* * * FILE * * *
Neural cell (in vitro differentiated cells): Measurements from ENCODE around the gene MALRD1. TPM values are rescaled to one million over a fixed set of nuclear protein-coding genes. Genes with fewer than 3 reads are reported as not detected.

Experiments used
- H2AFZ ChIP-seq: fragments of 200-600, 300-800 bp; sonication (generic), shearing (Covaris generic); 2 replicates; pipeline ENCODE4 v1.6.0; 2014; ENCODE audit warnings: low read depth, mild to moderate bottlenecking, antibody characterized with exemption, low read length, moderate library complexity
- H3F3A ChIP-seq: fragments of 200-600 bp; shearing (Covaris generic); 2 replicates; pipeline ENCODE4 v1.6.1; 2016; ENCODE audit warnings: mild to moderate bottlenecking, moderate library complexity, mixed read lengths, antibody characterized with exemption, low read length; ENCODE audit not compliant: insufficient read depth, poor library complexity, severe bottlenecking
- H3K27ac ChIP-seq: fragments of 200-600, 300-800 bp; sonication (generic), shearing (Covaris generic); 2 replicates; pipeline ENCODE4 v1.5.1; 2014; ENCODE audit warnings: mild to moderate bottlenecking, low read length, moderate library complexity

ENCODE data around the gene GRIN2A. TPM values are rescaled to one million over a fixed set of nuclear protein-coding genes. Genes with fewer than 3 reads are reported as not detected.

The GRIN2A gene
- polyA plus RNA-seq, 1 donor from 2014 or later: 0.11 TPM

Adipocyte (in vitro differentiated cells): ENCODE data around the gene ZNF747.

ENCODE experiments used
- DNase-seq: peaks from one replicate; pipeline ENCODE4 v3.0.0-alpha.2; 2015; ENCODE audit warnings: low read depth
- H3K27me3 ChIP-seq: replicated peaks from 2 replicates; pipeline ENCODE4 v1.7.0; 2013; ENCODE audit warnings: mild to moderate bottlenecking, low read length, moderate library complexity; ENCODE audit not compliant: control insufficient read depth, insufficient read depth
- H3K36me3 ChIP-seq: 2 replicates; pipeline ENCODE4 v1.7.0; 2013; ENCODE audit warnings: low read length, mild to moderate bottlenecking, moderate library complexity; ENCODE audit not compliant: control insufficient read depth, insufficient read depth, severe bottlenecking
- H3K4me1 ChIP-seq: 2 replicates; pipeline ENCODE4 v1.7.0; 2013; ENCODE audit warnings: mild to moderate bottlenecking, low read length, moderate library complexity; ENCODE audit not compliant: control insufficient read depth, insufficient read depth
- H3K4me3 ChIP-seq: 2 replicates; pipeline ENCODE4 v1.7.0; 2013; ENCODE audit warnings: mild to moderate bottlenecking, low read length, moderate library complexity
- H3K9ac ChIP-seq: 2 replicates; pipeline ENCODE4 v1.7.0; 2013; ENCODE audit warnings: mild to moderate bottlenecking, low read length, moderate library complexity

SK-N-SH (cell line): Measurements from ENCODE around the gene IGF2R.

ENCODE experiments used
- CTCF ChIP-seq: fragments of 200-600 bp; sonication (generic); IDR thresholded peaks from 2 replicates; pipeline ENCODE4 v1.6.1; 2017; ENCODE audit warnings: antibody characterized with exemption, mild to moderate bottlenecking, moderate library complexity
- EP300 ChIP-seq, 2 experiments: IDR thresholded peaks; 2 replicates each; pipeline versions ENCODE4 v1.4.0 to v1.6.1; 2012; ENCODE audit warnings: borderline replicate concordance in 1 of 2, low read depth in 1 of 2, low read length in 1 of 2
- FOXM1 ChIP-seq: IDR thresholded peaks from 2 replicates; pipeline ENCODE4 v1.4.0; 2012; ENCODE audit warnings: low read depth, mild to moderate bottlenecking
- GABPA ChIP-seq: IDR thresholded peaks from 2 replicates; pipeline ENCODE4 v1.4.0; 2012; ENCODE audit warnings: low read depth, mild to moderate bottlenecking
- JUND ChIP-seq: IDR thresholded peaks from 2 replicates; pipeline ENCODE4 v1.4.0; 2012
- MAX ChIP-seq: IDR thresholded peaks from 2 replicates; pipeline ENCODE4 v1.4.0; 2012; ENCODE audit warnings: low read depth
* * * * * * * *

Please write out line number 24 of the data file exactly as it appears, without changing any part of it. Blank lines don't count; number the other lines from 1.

- MAX ChIP-seq: IDR thresholded peaks from 2 replicates; pipeline ENCODE4 v1.4.0; 2012; ENCODE audit warnings: low read depth